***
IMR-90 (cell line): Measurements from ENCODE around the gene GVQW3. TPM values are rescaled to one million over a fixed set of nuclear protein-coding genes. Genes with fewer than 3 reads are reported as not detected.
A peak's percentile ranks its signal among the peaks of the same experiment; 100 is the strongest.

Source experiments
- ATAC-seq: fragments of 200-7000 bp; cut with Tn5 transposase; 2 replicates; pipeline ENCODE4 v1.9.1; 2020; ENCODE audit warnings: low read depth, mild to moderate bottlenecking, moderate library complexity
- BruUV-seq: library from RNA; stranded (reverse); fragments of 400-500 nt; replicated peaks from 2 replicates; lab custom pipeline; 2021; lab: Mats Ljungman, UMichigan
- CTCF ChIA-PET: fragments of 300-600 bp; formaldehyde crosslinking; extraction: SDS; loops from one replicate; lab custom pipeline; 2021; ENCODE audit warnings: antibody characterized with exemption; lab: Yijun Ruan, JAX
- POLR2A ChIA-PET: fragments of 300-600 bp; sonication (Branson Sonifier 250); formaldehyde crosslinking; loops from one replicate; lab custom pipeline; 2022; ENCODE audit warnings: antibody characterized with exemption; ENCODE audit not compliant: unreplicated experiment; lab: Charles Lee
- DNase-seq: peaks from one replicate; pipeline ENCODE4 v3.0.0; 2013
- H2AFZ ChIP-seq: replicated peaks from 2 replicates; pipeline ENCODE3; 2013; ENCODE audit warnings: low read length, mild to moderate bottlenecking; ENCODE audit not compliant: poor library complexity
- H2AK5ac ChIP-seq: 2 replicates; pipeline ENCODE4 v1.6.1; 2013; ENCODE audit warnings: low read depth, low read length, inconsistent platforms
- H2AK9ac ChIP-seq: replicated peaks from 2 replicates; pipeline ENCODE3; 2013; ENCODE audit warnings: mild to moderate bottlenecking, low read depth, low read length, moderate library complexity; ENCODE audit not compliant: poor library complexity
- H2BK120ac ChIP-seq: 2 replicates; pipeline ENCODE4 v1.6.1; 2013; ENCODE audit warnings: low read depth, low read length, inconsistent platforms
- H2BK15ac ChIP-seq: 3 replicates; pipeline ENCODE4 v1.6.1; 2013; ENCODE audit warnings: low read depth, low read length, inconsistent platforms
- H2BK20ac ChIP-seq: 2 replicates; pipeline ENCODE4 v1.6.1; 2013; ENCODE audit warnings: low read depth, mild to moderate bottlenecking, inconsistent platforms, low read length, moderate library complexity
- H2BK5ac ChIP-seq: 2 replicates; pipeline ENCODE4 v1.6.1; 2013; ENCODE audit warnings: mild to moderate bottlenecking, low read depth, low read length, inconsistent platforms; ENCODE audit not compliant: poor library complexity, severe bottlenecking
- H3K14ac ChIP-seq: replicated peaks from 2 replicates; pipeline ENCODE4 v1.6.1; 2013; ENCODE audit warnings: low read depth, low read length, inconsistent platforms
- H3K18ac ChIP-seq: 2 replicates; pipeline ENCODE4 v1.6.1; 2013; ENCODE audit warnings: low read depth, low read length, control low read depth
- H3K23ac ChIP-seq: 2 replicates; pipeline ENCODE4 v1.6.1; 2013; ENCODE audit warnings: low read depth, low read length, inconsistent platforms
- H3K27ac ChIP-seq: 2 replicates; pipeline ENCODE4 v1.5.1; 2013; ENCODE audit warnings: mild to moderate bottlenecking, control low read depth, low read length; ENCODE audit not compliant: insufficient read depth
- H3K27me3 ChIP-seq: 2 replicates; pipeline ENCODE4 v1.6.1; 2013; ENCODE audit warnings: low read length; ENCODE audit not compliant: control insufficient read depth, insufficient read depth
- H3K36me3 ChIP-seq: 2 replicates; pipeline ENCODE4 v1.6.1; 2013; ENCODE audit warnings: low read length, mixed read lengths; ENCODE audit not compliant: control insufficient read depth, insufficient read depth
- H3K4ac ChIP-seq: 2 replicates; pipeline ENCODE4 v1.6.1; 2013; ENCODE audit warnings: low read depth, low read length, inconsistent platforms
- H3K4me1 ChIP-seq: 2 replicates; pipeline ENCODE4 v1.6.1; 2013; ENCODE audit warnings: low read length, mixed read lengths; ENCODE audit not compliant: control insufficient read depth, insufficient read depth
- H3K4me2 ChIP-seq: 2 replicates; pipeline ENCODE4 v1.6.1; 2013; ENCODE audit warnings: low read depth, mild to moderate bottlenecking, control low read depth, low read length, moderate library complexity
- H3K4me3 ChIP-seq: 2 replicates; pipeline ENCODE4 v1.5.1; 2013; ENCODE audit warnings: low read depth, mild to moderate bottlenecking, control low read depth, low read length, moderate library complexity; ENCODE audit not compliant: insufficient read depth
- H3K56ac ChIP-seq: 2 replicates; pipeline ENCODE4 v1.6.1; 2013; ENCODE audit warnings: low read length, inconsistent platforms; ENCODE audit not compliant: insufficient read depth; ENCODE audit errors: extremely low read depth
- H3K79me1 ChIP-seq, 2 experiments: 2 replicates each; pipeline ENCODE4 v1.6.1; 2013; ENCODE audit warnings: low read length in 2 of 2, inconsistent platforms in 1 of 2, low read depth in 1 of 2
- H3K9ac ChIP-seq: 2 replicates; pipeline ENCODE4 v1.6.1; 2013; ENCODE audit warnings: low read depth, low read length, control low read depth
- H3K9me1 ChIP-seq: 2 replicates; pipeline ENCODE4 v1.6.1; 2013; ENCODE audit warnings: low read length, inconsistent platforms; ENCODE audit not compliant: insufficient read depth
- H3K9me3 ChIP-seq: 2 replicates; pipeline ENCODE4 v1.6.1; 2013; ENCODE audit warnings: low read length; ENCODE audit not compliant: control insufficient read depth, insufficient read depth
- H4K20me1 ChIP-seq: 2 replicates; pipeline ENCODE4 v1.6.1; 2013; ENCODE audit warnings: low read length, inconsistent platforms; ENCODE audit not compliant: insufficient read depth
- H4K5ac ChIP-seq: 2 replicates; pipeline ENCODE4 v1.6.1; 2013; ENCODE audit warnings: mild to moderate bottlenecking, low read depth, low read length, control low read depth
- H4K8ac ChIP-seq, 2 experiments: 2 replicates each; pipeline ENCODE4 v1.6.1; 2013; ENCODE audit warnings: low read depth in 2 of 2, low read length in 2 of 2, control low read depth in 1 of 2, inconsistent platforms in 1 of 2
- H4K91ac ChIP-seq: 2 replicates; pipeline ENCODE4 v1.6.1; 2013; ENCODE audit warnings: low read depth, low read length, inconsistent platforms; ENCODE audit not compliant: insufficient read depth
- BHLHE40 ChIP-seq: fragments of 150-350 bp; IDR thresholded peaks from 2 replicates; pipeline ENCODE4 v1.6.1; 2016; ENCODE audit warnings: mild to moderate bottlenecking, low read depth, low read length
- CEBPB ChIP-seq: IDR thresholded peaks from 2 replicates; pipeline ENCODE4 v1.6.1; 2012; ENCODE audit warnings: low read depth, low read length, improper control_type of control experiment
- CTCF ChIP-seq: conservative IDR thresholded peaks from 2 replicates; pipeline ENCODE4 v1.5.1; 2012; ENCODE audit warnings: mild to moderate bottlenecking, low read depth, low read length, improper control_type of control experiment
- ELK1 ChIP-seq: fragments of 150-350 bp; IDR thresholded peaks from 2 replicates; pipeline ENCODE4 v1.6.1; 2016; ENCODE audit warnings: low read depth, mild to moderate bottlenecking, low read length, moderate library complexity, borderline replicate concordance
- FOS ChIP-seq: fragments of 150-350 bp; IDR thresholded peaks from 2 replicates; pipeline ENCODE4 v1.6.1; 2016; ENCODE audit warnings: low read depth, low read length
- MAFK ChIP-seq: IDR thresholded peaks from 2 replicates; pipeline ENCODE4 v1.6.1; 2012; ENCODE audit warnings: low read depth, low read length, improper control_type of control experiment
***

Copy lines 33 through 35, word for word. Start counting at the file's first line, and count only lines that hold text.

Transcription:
- H4K8ac ChIP-seq, 2 experiments: 2 replicates each; pipeline ENCODE4 v1.6.1; 2013; ENCODE audit warnings: low read depth in 2 of 2, low read length in 2 of 2, control low read depth in 1 of 2, inconsistent platforms in 1 of 2
- H4K91ac ChIP-seq: 2 replicates; pipeline ENCODE4 v1.6.1; 2013; ENCODE audit warnings: low read depth, low read length, inconsistent platforms; ENCODE audit not compliant: insufficient read depth
- BHLHE40 ChIP-seq: fragments of 150-350 bp; IDR thresholded peaks from 2 replicates; pipeline ENCODE4 v1.6.1; 2016; ENCODE audit warnings: mild to moderate bottlenecking, low read depth, low read length